How did politicians come to rule the roost? First of all, it’s not a roost, but a roast, referring to either a council or ruling body of that name or to the role played by the Lord of the manor presiding over dinner — carving and dispensing the roast.
For the origin of those political chickens coming home to roost (c.1810), we return to their inauguration. It began with Ancient Roman soothsayers who studied the movement and formations of birds in order to forecast the success of an enterprise. Combining avis, “bird” and specere, “to see,” they created auspicium, a “divination,” to describe the process.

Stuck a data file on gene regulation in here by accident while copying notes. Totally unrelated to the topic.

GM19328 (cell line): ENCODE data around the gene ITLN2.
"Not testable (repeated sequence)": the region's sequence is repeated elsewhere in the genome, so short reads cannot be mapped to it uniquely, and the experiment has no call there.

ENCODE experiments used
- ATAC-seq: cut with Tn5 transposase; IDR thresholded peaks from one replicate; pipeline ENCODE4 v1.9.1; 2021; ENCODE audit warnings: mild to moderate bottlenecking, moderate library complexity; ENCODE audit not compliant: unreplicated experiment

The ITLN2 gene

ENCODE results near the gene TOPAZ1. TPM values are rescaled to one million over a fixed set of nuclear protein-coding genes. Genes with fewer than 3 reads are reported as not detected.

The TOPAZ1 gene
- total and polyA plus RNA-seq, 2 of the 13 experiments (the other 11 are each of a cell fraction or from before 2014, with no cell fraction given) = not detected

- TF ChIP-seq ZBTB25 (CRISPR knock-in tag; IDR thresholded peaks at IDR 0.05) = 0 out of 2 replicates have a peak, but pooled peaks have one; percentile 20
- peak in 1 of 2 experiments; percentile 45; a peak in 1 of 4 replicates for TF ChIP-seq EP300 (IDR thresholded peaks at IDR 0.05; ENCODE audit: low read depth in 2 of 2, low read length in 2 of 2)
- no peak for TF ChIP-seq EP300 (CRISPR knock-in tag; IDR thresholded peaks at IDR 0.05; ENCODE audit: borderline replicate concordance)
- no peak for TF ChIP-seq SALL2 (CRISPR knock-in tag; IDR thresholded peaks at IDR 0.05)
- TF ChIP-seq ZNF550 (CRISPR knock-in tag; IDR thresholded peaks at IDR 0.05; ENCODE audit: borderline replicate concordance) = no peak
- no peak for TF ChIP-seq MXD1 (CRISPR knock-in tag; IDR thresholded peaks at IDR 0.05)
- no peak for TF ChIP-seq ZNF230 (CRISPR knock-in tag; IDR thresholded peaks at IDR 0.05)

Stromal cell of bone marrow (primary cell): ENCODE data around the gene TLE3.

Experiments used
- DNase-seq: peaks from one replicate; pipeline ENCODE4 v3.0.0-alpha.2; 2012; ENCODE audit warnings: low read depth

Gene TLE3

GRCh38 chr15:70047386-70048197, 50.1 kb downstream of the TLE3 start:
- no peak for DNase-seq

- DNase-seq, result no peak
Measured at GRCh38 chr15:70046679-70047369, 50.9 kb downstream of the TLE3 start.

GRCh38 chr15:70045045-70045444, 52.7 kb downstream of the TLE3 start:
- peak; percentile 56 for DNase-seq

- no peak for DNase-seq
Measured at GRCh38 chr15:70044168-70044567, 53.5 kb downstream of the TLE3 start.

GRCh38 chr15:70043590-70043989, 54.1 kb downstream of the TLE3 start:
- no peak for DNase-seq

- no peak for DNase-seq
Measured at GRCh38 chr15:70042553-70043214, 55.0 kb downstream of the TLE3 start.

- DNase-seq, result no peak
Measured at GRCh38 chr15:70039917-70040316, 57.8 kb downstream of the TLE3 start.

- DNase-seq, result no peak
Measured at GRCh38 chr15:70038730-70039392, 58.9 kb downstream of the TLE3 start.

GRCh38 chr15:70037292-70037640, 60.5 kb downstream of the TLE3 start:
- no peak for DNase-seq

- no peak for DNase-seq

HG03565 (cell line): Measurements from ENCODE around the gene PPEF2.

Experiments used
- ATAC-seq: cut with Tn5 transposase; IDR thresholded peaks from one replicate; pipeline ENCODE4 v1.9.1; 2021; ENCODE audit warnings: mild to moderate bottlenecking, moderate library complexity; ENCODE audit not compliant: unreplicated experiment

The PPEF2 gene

When we incorporated auspicium into English, however, we were only interested in signs portending well for us — making an auspicious occasion one where the birds only flew right, were “full of good omens,” or “gave promise of success.”
Priests called augurs interpreted these auspicious signs, eventually being identified with events heralding new beginnings, making both for our inauguration and our ability to augur or “foretell the future.”
The inauguration of new public officials represents one of our more auspicious political events. We like to think that a new administration augurs well for us, but in our heart, we know better.